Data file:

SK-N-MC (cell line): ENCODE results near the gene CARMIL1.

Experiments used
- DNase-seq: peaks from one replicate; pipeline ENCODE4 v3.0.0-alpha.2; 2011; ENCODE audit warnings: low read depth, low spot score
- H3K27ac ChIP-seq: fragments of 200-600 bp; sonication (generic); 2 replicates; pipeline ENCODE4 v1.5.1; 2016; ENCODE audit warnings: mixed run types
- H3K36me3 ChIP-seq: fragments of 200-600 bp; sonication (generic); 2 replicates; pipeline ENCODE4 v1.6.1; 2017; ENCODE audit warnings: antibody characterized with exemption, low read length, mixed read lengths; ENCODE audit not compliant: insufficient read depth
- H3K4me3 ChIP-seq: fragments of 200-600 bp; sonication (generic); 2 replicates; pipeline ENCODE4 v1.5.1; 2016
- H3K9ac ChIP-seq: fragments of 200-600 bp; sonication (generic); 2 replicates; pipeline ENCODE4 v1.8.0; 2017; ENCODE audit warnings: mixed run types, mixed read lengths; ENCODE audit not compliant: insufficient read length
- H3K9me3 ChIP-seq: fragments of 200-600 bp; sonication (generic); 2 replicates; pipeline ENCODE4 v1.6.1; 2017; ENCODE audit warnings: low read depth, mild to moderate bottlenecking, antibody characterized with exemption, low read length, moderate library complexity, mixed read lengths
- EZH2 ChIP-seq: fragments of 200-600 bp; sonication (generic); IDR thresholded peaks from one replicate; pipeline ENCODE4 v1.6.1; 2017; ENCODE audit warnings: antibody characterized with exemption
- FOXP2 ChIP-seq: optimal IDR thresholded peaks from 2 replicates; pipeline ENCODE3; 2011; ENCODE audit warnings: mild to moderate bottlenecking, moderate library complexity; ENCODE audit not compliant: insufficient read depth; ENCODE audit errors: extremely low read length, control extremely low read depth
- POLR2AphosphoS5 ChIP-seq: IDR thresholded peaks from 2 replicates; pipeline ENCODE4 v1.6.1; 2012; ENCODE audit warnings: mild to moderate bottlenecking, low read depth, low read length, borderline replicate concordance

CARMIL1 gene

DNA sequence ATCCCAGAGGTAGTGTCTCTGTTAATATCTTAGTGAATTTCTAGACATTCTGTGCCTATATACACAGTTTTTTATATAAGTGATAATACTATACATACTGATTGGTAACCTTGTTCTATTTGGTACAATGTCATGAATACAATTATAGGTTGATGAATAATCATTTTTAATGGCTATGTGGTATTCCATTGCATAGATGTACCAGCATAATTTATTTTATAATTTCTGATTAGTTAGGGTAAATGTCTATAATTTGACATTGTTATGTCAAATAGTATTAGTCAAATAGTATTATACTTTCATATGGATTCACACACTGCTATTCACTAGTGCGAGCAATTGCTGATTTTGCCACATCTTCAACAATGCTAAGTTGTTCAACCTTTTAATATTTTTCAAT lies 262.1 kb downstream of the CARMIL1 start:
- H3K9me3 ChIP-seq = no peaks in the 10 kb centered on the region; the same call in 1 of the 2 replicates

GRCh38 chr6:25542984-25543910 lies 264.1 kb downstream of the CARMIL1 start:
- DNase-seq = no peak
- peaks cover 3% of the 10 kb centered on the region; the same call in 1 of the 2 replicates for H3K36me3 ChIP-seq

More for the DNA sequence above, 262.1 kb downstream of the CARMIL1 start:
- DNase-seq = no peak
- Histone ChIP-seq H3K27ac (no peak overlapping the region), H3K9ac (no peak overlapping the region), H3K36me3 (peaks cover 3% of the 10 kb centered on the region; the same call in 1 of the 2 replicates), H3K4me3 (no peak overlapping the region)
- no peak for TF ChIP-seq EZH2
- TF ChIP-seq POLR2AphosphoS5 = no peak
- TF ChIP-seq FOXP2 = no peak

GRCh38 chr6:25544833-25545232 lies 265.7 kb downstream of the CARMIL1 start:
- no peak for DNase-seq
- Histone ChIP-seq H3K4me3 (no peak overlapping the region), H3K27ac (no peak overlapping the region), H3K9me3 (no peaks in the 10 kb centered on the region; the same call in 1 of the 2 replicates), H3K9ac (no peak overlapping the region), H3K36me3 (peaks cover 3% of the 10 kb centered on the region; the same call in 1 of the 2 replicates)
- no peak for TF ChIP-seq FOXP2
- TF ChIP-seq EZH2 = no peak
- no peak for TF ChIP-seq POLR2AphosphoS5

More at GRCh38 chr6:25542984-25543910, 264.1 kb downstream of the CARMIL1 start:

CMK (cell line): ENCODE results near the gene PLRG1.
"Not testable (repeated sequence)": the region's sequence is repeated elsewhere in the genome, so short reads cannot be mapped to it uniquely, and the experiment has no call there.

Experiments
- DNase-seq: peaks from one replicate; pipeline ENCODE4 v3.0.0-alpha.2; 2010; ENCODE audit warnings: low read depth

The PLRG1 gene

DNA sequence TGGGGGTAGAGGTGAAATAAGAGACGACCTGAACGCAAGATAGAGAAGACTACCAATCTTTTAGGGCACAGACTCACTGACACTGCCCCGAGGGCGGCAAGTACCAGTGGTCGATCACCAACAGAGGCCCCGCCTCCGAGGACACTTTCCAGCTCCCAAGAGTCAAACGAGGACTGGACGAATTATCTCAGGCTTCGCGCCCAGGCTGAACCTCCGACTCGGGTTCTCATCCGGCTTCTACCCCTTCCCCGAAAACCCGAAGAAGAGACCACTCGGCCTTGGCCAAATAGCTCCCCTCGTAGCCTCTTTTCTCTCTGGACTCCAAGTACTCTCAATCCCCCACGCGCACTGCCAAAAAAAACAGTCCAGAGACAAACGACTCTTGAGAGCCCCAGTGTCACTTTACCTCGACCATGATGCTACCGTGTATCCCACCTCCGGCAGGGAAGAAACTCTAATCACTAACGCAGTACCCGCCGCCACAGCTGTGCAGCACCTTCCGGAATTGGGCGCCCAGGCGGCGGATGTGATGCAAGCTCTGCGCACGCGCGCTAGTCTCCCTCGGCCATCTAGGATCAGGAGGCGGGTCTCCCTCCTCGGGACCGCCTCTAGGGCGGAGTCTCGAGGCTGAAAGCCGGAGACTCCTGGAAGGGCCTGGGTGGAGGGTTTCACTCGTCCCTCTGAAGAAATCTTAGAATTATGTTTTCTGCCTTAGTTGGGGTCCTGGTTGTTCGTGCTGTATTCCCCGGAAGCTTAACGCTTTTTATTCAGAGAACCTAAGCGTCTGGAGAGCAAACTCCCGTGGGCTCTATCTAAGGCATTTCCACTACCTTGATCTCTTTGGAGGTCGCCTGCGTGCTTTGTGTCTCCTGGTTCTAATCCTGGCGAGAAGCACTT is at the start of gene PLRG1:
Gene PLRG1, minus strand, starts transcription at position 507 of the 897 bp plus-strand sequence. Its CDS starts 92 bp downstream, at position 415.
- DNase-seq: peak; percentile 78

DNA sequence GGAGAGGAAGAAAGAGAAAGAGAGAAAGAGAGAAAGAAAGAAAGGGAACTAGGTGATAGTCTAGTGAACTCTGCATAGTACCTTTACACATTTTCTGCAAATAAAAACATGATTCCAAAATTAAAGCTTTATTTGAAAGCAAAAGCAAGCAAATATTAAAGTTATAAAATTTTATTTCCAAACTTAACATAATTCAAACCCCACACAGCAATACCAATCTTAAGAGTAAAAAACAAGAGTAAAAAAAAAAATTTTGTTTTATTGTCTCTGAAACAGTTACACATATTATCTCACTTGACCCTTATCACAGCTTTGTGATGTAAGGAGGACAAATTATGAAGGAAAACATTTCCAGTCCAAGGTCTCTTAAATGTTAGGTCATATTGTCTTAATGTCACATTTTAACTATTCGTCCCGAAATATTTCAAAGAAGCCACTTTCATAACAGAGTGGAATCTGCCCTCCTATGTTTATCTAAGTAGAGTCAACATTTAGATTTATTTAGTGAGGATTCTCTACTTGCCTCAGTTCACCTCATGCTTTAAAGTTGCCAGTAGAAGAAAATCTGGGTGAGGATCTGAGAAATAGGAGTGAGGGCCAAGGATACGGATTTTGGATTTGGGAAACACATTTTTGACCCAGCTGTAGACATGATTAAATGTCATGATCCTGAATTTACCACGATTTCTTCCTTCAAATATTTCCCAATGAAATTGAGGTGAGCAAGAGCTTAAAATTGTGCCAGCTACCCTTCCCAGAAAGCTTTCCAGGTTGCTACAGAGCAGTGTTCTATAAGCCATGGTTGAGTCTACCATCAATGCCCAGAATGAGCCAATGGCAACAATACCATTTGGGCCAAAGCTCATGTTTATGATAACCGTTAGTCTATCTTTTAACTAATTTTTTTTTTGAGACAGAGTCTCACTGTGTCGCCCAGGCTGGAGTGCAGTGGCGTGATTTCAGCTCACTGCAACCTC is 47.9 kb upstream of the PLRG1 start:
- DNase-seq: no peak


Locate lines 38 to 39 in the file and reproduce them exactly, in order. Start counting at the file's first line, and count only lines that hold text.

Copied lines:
- DNase-seq: peak; percentile 78

DNA sequence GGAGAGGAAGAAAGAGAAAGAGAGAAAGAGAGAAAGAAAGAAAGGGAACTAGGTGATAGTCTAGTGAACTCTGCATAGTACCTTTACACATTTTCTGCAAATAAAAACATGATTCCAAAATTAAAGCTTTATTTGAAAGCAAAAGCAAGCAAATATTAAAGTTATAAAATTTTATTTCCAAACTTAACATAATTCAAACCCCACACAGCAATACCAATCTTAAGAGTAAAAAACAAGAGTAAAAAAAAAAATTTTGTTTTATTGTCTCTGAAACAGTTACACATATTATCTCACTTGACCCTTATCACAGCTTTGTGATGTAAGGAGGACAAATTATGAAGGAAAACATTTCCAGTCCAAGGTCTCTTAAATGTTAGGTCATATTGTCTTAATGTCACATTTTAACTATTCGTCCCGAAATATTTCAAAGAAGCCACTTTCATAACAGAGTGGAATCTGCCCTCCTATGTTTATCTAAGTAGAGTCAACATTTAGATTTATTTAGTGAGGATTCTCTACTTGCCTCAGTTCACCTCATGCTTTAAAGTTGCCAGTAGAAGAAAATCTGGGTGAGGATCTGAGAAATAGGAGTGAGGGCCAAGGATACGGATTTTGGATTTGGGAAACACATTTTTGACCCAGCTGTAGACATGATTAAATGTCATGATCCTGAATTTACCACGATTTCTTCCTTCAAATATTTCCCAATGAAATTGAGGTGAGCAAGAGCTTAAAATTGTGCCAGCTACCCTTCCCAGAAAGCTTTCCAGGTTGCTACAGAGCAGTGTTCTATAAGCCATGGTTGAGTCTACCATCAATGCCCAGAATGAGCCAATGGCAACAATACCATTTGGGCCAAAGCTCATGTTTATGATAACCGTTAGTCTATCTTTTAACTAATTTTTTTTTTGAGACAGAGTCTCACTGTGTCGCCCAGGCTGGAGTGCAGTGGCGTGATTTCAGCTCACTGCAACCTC is 47.9 kb upstream of the PLRG1 start: